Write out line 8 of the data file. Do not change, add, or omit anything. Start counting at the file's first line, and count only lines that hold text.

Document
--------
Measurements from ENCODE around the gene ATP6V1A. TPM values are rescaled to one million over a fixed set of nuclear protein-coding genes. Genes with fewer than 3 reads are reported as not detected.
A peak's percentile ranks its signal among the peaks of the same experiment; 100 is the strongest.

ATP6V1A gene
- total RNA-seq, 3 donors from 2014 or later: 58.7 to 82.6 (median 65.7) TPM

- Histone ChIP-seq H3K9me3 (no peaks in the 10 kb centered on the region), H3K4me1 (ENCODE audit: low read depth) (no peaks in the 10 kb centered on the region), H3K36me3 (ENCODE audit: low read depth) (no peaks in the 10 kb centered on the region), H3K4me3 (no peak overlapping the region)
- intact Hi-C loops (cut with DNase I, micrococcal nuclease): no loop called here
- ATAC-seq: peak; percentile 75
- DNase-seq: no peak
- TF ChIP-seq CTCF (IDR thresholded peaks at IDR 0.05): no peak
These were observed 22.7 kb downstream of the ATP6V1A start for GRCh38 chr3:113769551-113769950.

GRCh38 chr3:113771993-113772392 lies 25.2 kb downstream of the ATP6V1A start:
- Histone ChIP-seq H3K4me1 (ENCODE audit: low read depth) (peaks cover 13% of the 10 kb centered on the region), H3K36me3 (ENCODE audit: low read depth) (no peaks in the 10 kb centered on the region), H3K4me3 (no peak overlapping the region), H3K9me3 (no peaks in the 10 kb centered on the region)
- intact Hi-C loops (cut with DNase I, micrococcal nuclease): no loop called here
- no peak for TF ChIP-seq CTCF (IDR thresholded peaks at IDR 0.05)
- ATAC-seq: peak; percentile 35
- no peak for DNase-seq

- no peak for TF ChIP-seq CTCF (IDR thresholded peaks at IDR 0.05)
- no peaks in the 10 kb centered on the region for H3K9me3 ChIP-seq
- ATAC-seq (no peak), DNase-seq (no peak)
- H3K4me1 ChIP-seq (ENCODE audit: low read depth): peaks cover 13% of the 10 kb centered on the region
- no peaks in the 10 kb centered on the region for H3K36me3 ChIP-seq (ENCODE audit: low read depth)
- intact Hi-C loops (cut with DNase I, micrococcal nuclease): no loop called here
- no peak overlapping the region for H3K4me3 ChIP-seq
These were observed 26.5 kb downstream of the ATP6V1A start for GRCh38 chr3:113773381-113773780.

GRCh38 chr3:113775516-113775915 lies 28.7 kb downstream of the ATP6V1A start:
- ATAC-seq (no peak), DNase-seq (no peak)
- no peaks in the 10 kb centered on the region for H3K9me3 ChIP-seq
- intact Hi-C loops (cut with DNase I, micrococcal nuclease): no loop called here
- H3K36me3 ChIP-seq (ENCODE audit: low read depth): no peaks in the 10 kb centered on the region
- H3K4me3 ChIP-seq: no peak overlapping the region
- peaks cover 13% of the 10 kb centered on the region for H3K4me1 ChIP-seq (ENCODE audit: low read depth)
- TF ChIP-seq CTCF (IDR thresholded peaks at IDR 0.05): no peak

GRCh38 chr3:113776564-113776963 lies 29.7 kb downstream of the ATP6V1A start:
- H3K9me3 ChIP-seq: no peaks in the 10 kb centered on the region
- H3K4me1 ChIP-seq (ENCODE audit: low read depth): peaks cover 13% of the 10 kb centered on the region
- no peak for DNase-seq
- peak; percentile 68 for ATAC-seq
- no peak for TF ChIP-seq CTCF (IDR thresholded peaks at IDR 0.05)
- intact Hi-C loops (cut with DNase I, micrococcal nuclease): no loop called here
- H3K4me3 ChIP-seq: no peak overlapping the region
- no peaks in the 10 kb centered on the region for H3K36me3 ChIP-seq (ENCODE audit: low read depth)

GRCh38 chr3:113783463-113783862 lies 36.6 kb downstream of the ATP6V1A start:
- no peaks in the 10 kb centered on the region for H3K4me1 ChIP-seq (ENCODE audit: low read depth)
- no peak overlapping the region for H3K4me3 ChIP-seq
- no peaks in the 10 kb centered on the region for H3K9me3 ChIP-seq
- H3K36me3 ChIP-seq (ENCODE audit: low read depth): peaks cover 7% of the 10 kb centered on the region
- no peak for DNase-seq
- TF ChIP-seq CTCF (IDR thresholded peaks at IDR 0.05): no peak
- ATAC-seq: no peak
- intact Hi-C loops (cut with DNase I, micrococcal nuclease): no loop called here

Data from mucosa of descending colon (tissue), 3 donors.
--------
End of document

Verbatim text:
- DNase-seq: no peak